Apr
26
2010

Washington Post, or The Onion?

A real headline today (4/26/10) in the Washington Post:

Amid Outrage Over Civilian Deaths in Pakistan, CIA Turns to Smaller Missiles

The piece–by Joby Warrick and Peter Finn–has government officials (anonymously, of course) providing new assurances:

The technological improvements have resulted in more accurate operations that have provoked relatively little public outrage, the officials said…. The CIA declines to publicly discuss its clandestine operations in Pakistan, and a spokesman would not comment on the kinds of weapons the agency is using. But two counterterrorism officials said in interviews that evolving technology and tactics have kept the number of civilian deaths extremely low. The officials, along with other U.S. and Pakistani officials interviewed for this article, spoke on the condition of anonymity because the drone campaign is both classified and controversial.

The piece goes on to offer some numbers:

According to an internal CIA accounting described to the Washington Post, just over 20 civilians are known to have died in missile strikes since January 2009, in a 15-month period that witnessed more than 70 drone attacks that killed 400 suspected terrorists and insurgents. Agency officials said the CIA's figures are based on close surveillance of targeted sites both before and after the missiles hit.

Unofficial tallies based on local news reports are much higher. The New America Foundation puts the civilian death toll at 181 and reports a far higher number of alleged terrorists and insurgents killed–more than 690.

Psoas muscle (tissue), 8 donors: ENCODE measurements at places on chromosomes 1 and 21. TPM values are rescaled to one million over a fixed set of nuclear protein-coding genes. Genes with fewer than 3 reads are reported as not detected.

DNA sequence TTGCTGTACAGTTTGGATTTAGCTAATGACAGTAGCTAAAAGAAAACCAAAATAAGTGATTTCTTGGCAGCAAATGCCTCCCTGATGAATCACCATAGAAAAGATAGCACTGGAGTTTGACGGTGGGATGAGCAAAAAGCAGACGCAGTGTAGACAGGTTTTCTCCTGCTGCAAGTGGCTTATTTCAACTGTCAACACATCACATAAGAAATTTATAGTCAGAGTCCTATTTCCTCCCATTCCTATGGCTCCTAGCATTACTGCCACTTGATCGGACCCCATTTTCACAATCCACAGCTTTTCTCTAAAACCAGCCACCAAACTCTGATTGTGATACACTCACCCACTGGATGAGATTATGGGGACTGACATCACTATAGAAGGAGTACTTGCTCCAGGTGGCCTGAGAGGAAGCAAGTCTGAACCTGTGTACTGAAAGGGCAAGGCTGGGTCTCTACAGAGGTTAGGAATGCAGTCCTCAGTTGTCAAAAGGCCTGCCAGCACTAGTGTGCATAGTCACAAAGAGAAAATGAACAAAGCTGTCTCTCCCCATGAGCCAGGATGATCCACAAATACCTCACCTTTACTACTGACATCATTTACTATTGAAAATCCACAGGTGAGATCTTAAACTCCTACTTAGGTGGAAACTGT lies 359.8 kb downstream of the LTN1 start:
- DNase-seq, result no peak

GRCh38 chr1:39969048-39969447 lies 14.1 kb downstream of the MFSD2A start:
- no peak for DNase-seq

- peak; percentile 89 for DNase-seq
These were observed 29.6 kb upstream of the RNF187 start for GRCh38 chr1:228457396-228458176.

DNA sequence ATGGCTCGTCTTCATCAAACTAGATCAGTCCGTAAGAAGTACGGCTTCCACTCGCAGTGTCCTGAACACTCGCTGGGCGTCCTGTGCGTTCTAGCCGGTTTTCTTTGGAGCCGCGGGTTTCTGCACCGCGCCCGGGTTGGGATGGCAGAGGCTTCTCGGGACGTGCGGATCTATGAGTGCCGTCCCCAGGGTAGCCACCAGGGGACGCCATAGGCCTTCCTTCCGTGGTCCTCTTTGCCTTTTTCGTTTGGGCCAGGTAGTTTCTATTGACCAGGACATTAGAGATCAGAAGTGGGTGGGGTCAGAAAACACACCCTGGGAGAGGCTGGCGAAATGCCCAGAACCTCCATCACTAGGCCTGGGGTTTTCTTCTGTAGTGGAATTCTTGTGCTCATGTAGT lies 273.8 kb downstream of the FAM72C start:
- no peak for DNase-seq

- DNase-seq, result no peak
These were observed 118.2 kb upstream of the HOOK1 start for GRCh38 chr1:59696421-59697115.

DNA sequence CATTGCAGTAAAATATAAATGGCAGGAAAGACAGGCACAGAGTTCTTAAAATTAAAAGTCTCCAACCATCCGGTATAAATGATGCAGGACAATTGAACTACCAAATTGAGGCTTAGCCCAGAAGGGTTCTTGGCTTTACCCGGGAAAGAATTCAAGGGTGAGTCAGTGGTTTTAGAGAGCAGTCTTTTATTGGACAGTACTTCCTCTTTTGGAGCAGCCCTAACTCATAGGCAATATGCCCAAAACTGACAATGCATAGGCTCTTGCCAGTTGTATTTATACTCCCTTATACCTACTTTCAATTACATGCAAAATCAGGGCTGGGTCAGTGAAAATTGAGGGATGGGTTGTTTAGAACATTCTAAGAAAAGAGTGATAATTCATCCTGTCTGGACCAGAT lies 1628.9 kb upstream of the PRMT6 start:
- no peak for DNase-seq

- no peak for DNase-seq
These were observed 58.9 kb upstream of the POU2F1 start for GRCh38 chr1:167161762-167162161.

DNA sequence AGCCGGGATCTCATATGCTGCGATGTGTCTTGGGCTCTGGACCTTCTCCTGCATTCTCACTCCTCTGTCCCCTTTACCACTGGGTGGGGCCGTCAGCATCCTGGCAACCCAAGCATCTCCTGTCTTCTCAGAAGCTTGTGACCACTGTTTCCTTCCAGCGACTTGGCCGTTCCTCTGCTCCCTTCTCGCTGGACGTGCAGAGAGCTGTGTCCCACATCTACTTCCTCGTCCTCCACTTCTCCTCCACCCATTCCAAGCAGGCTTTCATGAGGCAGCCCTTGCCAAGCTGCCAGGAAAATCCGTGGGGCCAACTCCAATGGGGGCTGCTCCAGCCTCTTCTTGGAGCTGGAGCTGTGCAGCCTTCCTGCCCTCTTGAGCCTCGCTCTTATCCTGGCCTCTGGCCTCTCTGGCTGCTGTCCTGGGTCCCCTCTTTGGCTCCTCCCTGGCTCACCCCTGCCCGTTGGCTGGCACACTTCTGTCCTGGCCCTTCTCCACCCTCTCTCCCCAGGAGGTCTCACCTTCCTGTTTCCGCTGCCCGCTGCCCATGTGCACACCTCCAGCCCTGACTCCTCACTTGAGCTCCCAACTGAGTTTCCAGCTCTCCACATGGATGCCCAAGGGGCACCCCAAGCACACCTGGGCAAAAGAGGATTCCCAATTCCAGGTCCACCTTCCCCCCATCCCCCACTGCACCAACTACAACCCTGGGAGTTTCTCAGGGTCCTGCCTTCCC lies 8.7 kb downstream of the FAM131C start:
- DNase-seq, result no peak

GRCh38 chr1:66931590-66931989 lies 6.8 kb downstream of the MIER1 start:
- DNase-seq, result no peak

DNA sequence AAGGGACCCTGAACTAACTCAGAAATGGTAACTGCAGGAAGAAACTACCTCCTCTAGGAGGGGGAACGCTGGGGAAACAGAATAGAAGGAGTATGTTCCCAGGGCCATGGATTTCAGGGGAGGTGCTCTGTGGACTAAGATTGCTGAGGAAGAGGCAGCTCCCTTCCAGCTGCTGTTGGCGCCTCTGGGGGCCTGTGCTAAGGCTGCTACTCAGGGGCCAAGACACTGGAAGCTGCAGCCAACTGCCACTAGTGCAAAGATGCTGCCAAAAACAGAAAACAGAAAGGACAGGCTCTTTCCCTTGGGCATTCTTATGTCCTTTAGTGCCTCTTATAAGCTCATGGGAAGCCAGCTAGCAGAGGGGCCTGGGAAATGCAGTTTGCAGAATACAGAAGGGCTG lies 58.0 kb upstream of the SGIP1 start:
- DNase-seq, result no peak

The Post account is one of those instances where accepting the government's (anonymous) claims at face value is really the only way to accept the storyline, since they're unwilling to go on the record or share their data with independent researchers.

The piece includes this strange comment:

The drone strikes have been controversial in Pakistan, where many view them as an infringement on national sovereignty.

Yes, "many" people would probably agree that another country conducting secret, deadly airstrikes in another country infringes that country's sovereignty. Does that conclusion really need to qualified?

About Peter Hart

Activism Director and and Co-producer of CounterSpinPeter Hart is the activism director at FAIR. He writes for FAIR's magazine Extra! and is also a co-host and producer of FAIR's syndicated radio show CounterSpin. He is the author of The Oh Really? Factor: Unspinning Fox News Channel's Bill O'Reilly (Seven Stories Press, 2003). Hart has been interviewed by a number of media outlets, including NBC Nightly News, Fox News Channel's O'Reilly Factor, the Los Angeles Times, Newsday and the Associated Press. He has also appeared on Showtime and in the movie Outfoxed. Follow Peter on Twitter at @peterfhart.